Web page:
Saturday, November 17, 2012

Postcards From My Childhood Part 3: The Iron

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"The child is the father of the man", they say. Surprisingly, I understood this even as a child. And so I sent forward to my elder self some thoughts and images which I knew would be helpful, and which I suspected I'd otherwise forget. As my fiftieth birthday approaches, I'm revisiting them.


When I was shipped off to college, I was given a strange and foreign object: an iron. And since they don't come with instruction manuals, I had no choice but to teach myself to use it. It wasn't long before I discovered the first rule of ironing: you can't iron away a crease. You can reduce it some, but the fabric will always have an inclination to bend there, and there's no changing that, even with the brutest force.

This for some reason fascinated me. I spent time rolling it around my mind. And, eventually, I had an insight, realizing that there is, after all, one - and only one - way to eliminate a crease: flip the garment and then iron to create an opposite crease.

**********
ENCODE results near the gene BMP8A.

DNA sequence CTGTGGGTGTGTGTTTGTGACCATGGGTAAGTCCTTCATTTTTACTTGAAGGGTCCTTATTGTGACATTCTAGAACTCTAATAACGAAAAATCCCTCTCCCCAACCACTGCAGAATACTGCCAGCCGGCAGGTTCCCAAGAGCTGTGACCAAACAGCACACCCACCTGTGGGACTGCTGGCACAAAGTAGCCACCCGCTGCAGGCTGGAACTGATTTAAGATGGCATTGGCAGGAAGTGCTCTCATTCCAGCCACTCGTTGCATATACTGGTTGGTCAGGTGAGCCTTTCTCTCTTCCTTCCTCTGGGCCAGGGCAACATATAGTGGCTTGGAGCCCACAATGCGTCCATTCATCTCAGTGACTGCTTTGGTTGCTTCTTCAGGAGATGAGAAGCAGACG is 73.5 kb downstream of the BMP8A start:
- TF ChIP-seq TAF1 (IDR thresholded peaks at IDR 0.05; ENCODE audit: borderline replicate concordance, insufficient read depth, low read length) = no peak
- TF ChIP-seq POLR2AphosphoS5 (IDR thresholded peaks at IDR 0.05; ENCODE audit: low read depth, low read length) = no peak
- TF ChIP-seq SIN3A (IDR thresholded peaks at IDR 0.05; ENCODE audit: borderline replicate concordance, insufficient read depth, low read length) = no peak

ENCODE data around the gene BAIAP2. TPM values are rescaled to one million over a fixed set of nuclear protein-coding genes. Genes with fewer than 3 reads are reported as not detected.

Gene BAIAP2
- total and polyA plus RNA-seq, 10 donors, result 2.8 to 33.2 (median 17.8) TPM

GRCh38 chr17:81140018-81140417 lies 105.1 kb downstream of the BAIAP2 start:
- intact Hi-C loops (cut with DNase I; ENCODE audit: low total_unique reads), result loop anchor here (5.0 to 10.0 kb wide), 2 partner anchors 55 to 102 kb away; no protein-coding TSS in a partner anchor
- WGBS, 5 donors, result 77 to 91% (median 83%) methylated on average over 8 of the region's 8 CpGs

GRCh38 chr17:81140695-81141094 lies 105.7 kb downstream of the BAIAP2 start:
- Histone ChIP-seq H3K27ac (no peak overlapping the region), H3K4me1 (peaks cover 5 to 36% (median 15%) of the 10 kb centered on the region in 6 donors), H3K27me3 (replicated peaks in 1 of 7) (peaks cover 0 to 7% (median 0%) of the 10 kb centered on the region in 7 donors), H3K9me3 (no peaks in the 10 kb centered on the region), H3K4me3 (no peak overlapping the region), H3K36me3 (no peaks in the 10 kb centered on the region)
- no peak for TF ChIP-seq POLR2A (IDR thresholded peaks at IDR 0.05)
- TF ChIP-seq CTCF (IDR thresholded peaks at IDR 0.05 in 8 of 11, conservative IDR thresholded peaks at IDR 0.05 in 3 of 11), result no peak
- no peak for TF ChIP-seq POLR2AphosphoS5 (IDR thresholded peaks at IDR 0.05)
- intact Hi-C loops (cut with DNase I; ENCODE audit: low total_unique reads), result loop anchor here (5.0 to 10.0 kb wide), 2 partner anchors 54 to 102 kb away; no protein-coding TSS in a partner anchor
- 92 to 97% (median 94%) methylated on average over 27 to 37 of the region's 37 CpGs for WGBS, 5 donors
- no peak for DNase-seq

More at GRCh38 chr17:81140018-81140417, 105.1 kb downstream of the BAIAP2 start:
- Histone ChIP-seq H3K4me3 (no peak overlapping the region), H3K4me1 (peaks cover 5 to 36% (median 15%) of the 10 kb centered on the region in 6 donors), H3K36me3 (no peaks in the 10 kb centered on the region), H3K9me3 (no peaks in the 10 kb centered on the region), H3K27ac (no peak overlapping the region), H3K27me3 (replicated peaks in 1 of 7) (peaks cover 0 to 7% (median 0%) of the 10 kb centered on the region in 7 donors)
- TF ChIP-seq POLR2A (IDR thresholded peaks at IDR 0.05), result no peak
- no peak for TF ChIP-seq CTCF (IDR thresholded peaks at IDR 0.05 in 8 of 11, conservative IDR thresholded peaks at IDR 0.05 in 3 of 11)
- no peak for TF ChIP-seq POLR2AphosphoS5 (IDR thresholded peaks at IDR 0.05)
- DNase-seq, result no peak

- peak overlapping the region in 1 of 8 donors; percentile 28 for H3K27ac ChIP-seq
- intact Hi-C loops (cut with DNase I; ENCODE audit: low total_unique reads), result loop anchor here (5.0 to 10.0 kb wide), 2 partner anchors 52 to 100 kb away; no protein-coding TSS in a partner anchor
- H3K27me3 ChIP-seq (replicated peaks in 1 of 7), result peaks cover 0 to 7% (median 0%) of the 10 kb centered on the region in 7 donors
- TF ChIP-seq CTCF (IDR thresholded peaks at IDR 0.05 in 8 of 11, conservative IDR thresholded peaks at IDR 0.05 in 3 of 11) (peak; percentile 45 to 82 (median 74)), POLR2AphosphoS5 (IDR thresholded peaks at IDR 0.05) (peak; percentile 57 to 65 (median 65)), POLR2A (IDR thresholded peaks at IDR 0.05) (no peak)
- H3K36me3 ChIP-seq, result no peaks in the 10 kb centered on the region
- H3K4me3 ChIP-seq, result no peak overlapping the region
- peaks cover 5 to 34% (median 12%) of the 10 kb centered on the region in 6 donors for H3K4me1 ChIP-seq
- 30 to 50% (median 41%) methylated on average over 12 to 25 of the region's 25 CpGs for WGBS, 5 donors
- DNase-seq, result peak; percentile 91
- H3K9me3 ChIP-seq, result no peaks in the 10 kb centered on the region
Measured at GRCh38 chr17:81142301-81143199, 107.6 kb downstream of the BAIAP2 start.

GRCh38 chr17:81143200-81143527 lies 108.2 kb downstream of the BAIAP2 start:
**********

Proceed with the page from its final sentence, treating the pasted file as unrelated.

I realized I'd hit upon an essential truth, and have applied it all my life. For example, if you're plagued by nightmares full of scary monsters, the trick is to love the monsters (this was surely the original intent behind giving children teddy bears).

The cure for ennui: make life exciting for others. If you feel you're not getting your due, work to give others their's. If you feel helpless, help others. If no one understands you, show people you understand them. If you're lonely, ease others' loneliness. If you're sad, cheer people up.

Gandhi's entreaty to be the change you seek in the world, Kennedy's appeal to ask what you can do for your country, and Roosevelt's fear of fear all involve the same mental jujitsu.

I learned to never expect payback. That just creates a new crease. You've got to put all attention on the flip itself, keeping the fabric crisp and well-ironed.

One of the easiest, quickest examples: if you're scared, reassure someone. If there's no one around, an imaginary someone will do. (Human beings spend their lives in conflict with imaginary people: mentally rearguing old arguments, worrying about faceless attackers and detractors, reliving bygone humiliations, and generally using our imaginations to make our lives a living hell. That's considered "normal", but using the same faculty in positive ways to help us cope seems, for some reason, childish and loopy. Noticing this, by the way, entailed yet another flip.)

The biggest/greatest flip of all is well-illustrated by the story of the Russian cosmonaut, re: this movie clip I keep linking to:




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